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Women in politics: changes mapped


new map, women in politics, ministers, UNWomen, Inter-Parliamentary Union, But the overwhelming majority of government leaders remain male.

Women’s representation in political decision-making continues to rise slowly, with slight improvements since 2017, according to the data presented in the 2019 edition of the biennial IPU-UN Women’s map of Women in Politics.

The map was launched during the Commission on the Status of Women (CSW63) held at the United Nations offices in New York last month.

The IPU (Inter-Parliamentary Union) is a global organisation of national parliaments which works with parliaments ‘to safeguard peace and drive positive democratic change through political dialogue and concrete action’.

The map, which presents global rankings for women in the executive and parliamentary government branches as of 1 January 2019, shows that the proportion of women ministers is at an all-time high at 20.7 per cent or 812 out of 3922 – which is 2.4 percentage points higher than in 2017.

It also shows that the types of portfolios women ministers hold are diversifying.

The map follows the publication last month of the IPU’s analysis of women in parliament in 2018 which showed that the global share of women MPs – 24.3 per cent – has increased by nearly one point compared to 2017.

The share of women parliamentary speakers also increased by 0.6 percentage points to 19.7 per cent, and the share of women deputy speakers increased by 1.6 percentage points to 28.2 per cent.

However, women’s representation in top-level leadership has decreased from 7.2 per cent of elected heads of state to 6.6 per cent (10 out of 153), and from 5.7 per cent of heads of government to 5.2 per cent (10 out of 193).

There are however, three more gender-balanced governments.

Nine countries, up from 6 in 2017, have 50 per cent or more women in ministerial positions: Spain 64.7 per cent; Nicaragua; 55.6 per cent; Sweden: 54.4 per cent; Albania: 53.3 per cent; Colombia 52.9 per cent; Costa Rica: 51.9 per cent; Rwanda: 51.9 per cent; Canada: 50 per cent; and France: 50 per cent.

Ethiopia saw the largest increase in women’s political representation in the executive, comparatively, from 10 per cent women ministers in 2017 to 47.6 per cent in 2019.

Mexico made the biggest strides in the Americas, with the addition of 5 women ministers, increasing the overall share of women ministers by 26.3 percentage points to 42.1 per cent.

Pakistan progressed from having no women ministers since 2012 to reaching its highest-ever share of women ministers – at 12 per cent.

In the Middle East and North Africa, Mauritania maintained the largest share of women ministers in the region at 31.8 per cent, with the UAE following closely at 29 per cent.

In the Pacific region, Palau gained two female ministers, and Tonga one.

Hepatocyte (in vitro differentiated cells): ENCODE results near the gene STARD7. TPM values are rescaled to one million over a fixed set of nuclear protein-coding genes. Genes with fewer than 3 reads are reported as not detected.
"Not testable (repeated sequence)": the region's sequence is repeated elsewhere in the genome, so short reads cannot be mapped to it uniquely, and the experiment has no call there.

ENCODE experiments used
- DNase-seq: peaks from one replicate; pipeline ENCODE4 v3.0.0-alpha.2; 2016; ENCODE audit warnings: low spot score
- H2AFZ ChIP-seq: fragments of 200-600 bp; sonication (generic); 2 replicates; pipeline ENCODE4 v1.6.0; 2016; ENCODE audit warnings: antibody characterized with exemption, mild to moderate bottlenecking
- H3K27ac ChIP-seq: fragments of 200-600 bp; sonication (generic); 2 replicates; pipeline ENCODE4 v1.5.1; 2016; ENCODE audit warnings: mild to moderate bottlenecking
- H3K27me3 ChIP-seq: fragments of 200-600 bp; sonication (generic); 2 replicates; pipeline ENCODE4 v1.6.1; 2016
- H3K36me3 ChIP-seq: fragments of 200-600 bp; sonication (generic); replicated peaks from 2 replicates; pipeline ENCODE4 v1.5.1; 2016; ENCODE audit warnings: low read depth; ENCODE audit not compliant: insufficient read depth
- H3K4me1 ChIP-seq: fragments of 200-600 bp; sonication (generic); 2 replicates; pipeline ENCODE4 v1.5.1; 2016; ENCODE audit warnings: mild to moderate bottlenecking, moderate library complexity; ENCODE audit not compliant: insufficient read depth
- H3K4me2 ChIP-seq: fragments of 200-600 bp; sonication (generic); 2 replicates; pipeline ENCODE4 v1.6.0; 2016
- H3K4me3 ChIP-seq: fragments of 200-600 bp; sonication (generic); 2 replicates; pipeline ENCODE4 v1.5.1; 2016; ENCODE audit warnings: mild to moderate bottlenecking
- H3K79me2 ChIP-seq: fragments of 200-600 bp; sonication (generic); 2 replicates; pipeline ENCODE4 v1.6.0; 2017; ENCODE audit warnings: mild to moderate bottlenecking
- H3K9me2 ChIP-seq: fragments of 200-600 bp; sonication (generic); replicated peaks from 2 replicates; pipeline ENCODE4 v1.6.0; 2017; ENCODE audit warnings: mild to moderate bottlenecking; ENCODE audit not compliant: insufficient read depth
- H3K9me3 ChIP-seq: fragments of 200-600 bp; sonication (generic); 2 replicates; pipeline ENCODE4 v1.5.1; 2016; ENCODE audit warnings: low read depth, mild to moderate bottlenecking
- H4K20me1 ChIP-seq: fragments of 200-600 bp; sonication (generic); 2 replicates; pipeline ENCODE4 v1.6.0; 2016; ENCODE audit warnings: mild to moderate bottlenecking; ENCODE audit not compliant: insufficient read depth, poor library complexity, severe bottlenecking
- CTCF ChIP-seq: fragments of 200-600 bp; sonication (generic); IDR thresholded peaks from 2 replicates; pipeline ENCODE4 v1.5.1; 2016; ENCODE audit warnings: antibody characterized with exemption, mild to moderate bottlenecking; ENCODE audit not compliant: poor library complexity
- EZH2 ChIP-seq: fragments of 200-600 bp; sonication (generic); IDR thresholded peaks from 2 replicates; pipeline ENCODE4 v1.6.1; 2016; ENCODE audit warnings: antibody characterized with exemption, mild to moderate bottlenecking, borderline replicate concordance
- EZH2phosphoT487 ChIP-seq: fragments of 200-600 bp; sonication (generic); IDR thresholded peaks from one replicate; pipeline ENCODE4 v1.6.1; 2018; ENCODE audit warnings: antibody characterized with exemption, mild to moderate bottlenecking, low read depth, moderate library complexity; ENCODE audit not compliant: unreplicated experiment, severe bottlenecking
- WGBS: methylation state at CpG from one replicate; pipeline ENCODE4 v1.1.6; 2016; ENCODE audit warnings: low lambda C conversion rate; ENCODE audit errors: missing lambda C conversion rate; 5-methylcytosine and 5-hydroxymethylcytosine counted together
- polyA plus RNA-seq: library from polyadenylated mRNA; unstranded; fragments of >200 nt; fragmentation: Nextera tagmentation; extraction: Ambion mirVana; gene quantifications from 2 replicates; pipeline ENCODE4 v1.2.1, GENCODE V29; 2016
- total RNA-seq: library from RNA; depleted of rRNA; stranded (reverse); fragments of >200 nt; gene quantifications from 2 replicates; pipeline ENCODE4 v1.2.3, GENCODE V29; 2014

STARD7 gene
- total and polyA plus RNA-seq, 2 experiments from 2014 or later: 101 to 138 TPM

And the types of portfolios held by women ministers are shifting.

Although women continue to mainly hold portfolios on Social Affairs – 109 out of 1412 portfolios – or Family/Children/Youth/Elderly/Disabled – 107 out of 1412 portfolios – the Trade/ Industry portfolio is among the top 5 ministries held by women for the first time, while the Women’s Affairs portfolio drops out.

Also, for the first time since 2012, portfolios held by women ministers covering Employment/Labour/Vocational Training return to the top 5.

And strikingly, more women are in charge of portfolios traditionally occupied by men than were in 2017; 30 per cent more women ministers cover Defence, 52.9 per cent more women Finance, and 13.6 per cent more women cover Foreign Affairs.

But in Europe, Slovenia dropped the most percentage points since 2017 from 50 per cent to 25 per cent women ministers.

Lithuania no longer has women in ministerial positions, compared to 2017 when there were three out of 14, or 21.4 per cent.

In Asia, the share of women ministers in the Philippines decreased by 14.7 points to 10.3 per cent, and Japan lost two female ministers, leaving one woman out of 19 cabinet ministers, or 5.3 per cent.

But the number of countries with no women ministers has decreased from 13 in 2017 to 11: Azerbaijan, Belize, Brunei Darussalam, Iraq, Kiribati, Lithuania, Papua New Guinea, Saint Vincent and the Grenadines, Saudi Arabia, Thailand and Vanuatu.

UN Women’s Executive Director, Phumzile Mlambo-Ngcuka, said: “More women in politics leads to more inclusive decisions and can change people’s image of what a leader looks like.

“We still have a steep road ahead, but the growing proportion of women ministers is encouraging, especially where we see a rise in the number of countries with gender-balanced ministerial cabinets.

“These are the types of bold moves that we need if we are to dramatically increase women’s representation in decision-making.”

But, as the IPU’s President, Mexican MP Gabriela Cuevas Barron, said: “Equal representation in government positions is fundamental for a democracy to be truly representative and effective.

“Despite some positive movement, the overwhelming majority of government leaders remain male.

“It is a shared responsibility between men and women to change this and ensure gender equality at all political levels.

“It is important to identify the main barriers that are stopping women from accessing decision-making positions.”

To download a free copy of the map, click here.

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